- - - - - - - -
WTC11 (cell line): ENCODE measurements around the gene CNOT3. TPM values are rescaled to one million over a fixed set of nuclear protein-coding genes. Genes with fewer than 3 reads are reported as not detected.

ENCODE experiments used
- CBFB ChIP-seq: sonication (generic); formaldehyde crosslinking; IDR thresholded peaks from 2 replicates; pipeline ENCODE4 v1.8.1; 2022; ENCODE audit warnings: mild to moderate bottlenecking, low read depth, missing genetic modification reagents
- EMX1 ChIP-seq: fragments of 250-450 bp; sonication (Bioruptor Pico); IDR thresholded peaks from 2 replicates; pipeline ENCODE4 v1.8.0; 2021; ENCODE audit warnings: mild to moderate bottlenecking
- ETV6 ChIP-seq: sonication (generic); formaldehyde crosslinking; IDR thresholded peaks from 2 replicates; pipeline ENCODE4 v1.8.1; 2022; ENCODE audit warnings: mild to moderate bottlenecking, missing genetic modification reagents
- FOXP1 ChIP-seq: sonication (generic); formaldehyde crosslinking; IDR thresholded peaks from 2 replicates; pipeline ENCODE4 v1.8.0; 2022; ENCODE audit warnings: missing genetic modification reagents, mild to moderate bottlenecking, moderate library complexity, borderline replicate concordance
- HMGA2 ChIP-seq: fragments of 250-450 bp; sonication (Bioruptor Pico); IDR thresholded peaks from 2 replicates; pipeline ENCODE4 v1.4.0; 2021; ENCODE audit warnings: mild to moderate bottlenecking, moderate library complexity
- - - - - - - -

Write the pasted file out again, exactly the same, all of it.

WTC11 (cell line): ENCODE measurements around the gene CNOT3. TPM values are rescaled to one million over a fixed set of nuclear protein-coding genes. Genes with fewer than 3 reads are reported as not detected.

ENCODE experiments used
- CBFB ChIP-seq: sonication (generic); formaldehyde crosslinking; IDR thresholded peaks from 2 replicates; pipeline ENCODE4 v1.8.1; 2022; ENCODE audit warnings: mild to moderate bottlenecking, low read depth, missing genetic modification reagents
- EMX1 ChIP-seq: fragments of 250-450 bp; sonication (Bioruptor Pico); IDR thresholded peaks from 2 replicates; pipeline ENCODE4 v1.8.0; 2021; ENCODE audit warnings: mild to moderate bottlenecking
- ETV6 ChIP-seq: sonication (generic); formaldehyde crosslinking; IDR thresholded peaks from 2 replicates; pipeline ENCODE4 v1.8.1; 2022; ENCODE audit warnings: mild to moderate bottlenecking, missing genetic modification reagents
- FOXP1 ChIP-seq: sonication (generic); formaldehyde crosslinking; IDR thresholded peaks from 2 replicates; pipeline ENCODE4 v1.8.0; 2022; ENCODE audit warnings: missing genetic modification reagents, mild to moderate bottlenecking, moderate library complexity, borderline replicate concordance
- HMGA2 ChIP-seq: fragments of 250-450 bp; sonication (Bioruptor Pico); IDR thresholded peaks from 2 replicates; pipeline ENCODE4 v1.4.0; 2021; ENCODE audit warnings: mild to moderate bottlenecking, moderate library complexity